Dr. Josephine Kulea: The woman shielding girls from FGM
International Day of the Girl Child is on Sunday. We’re honouring a few champions because of it. Our first champion Dr. Josephine Kulea. She is working towards ending FGM and the sexual enslavement of children.
In Kenyan pastoralist culture, early marriage and Female Genital Mutilation (FGM)are commonplace, even now. It may seem far removed from the gender advancements we are slowly experiencing but restrictive cultural norms are an enduring challenge.
It can start with girls as young as 6 years old being ‘beaded’ by a warrior (moran) in her extended family. ‘Beading’ is a temporary marital relationship that is supposed to ‘prepare’ the girl for marriage. Once her parents decide, the moran presents them with red Samburu beads to signify engagement, and gives the girl black and white beads to solidify the beginning of their exclusive sexual relationship.
Because the moran and the beaded girl are relatives and the girl is uncircumcised, marriage or pregnancy from this ‘union’ is forbidden. Inversely, the goal of the relationship of ‘marital preparation’ exposes the girl to physical and sexual exploitation, often leading to pregnancy, which although forbidden is not prevented. As a result, many of these young girls go through cruel unsafe abortions or secret pregnancies that end in infanticide.
To recap: this temporary engagement gives men sexual access to children. Meanwhile, no one is interested in explaining or facilitating contraception, then when the girls inevitably get pregnant, they are forced into crude abortions or the grave task of killing their babies. The ‘lucky’ babies who get to survive are still considered outcasts and are given away to other communities.
Meanwhile, these same young girls are expected to pass through their tribe’s rites of passage i.e. FGM to become eligible for marriage and have a place in the community. Although the effect of partial and full FGM is extensive and has been discussed widely, communities are resorting to FGM at an even earlier age to avoid the beading practice. This may be progress in one direction, but it is surely a massive setback in another.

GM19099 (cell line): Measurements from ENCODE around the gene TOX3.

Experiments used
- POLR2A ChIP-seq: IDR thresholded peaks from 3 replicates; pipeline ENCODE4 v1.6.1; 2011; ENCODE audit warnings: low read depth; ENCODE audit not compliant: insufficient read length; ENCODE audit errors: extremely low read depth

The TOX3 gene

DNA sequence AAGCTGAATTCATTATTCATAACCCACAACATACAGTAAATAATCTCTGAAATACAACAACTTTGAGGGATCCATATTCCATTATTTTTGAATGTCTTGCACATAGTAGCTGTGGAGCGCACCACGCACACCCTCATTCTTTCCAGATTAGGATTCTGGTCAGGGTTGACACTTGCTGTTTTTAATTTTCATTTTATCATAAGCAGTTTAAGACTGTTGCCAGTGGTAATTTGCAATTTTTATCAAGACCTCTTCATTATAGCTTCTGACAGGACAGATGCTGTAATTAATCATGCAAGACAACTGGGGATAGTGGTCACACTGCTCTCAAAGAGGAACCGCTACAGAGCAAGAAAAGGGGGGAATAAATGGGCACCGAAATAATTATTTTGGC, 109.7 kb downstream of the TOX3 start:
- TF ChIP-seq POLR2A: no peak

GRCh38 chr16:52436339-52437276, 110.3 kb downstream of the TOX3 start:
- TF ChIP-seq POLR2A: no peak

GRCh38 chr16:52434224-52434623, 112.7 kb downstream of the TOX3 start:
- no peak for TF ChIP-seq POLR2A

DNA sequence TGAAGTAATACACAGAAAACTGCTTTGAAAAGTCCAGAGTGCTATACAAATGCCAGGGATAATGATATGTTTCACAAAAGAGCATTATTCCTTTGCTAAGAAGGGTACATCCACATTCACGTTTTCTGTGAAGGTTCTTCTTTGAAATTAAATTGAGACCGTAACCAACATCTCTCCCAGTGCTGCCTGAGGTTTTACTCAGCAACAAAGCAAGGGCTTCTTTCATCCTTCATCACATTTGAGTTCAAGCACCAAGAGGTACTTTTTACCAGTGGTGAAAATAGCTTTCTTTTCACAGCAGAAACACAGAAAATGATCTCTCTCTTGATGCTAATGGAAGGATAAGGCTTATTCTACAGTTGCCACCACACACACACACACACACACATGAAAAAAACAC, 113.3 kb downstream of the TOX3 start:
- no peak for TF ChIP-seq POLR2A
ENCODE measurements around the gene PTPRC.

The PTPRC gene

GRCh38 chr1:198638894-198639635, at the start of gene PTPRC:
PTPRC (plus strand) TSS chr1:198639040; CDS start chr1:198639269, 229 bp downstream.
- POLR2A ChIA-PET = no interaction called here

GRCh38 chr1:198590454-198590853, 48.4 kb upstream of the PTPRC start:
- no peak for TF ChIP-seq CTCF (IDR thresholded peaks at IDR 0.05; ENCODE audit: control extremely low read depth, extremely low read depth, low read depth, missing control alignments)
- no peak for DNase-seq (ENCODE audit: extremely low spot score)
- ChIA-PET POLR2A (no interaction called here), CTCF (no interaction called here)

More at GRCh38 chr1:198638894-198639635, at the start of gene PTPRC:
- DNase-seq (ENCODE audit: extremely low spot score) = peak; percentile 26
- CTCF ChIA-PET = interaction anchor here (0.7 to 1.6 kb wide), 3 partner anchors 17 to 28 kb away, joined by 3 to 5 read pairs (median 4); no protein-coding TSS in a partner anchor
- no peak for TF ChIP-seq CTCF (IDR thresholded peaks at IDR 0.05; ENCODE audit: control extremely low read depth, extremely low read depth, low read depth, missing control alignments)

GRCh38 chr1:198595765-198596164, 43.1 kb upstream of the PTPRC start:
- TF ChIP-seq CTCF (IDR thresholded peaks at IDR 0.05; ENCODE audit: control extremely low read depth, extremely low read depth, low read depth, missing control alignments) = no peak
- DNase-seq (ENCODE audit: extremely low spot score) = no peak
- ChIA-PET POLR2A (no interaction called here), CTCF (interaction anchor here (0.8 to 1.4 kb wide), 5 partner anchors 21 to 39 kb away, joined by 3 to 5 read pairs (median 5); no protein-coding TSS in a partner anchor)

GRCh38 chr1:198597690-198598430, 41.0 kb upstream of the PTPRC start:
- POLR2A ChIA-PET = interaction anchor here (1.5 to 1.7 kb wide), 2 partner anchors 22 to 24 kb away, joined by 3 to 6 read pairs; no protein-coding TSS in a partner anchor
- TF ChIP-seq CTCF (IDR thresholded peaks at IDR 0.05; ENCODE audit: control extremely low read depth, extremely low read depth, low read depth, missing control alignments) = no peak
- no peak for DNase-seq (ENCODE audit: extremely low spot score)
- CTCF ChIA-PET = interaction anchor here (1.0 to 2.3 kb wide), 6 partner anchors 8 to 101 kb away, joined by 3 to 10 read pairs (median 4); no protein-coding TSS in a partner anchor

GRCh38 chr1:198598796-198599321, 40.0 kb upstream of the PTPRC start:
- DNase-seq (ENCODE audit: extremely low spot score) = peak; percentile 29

The Samburu Girls Foundation
While the situation is very grim, some champions are working to change these damaging and dangerous cultural norms. One such gender activist is Dr. Josephine Kulea, founder of the Samburu Girls Foundation, a Kenyan non-profit that rescues girls.
Dr. Kulea herself was born in a pastoralist village in Samburu county. Her beginning was similar to many Samburu girls, but her progression took a different turn once she ventured outside her community for school. This was when her passion for emancipating girls began – with her advocating for one of her beaded cousins to join her at school.
Her next rescue mission happened in her adulthood where Dr. Kulea, then a nurse in her 20s, braved the fury of her village elders and family members to rescue her 10-year-old cousin from an early marriage, and then her even younger 7-year-old cousin from becoming the replacement bride.
This incident gave her the insight to move beyond her family members to any girl who needed her help. Initially, she would rescue girls, take them home with her and use her salary to take them to school, but over time she had to get help. So, in 2012, the Samburu Girls Foundation was born: a non-profit that grew into a 15-acre rescue Centre in Loosuk area, south of Maralal. This has become the only home for many young girls.
Outside of necessities, the foundation focuses on education and psychosocial support for the rescued girls. It also has an outreach programme to help raise awareness about child protection and women’s rights, and a reconciliation programme that fosters the reunion of these broken families.
According to the East African, Dr. Kulea and her team have rescued 1,200 girls so far and are supporting 441 of them from pre-school through to university. 32 of the girls are in colleges and universities pursuing different courses.
She told the publication that it has been hard taking on the community ,especially because it seems like she is against culture when in fact she is trying to make a positive change. ‘The bigger part of our culture is good. We are trying to get rid of the small, negative aspects, especially the ones that are hurting women and girls.’
To learn more, go to Samburu Girls Foundation.